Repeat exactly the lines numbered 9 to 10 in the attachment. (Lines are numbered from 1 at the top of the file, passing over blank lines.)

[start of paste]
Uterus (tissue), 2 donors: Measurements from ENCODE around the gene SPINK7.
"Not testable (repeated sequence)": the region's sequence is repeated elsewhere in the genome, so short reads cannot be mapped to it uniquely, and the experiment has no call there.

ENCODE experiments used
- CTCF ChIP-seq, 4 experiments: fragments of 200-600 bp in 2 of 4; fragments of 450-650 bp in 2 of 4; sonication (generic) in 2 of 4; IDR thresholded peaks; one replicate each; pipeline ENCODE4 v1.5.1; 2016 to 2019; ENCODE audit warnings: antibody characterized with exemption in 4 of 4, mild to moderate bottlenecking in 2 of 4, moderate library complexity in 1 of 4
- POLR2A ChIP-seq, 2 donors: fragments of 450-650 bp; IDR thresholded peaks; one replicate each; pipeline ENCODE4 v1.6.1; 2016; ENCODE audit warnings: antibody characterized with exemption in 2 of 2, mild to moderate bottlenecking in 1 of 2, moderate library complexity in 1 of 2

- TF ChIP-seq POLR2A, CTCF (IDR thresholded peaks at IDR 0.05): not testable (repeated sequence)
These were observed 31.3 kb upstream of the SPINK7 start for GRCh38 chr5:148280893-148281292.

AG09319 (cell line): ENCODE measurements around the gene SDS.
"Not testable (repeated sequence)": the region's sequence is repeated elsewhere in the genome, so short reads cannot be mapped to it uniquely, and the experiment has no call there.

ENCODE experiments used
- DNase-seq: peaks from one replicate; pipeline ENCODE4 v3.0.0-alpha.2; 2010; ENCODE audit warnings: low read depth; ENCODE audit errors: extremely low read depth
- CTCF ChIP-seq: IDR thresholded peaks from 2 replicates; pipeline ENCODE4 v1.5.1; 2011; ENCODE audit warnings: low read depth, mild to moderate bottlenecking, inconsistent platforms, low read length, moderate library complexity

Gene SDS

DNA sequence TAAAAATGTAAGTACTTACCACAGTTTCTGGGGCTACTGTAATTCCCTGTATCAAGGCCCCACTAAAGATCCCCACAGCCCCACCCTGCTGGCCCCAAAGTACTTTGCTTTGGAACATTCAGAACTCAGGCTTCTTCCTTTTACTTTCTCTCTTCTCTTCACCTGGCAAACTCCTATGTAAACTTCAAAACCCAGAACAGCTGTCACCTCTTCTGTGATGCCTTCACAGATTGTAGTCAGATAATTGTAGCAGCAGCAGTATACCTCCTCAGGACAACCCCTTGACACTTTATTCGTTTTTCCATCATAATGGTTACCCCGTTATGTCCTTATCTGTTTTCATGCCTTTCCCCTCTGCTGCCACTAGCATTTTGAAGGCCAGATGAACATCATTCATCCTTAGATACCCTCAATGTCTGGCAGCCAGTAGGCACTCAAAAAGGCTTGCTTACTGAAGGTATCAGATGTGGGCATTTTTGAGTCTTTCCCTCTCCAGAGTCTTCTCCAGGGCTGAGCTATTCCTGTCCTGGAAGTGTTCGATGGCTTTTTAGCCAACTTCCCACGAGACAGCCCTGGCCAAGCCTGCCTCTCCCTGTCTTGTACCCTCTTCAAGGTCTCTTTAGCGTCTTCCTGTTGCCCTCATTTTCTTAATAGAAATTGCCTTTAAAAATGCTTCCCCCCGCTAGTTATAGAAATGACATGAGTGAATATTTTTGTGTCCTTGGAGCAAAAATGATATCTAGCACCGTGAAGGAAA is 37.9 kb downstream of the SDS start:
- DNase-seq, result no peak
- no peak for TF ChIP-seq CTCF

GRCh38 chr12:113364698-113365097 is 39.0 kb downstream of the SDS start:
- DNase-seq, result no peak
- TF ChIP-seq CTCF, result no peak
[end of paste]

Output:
"Not testable (repeated sequence)": the region's sequence is repeated elsewhere in the genome, so short reads cannot be mapped to it uniquely, and the experiment has no call there.

ENCODE experiments used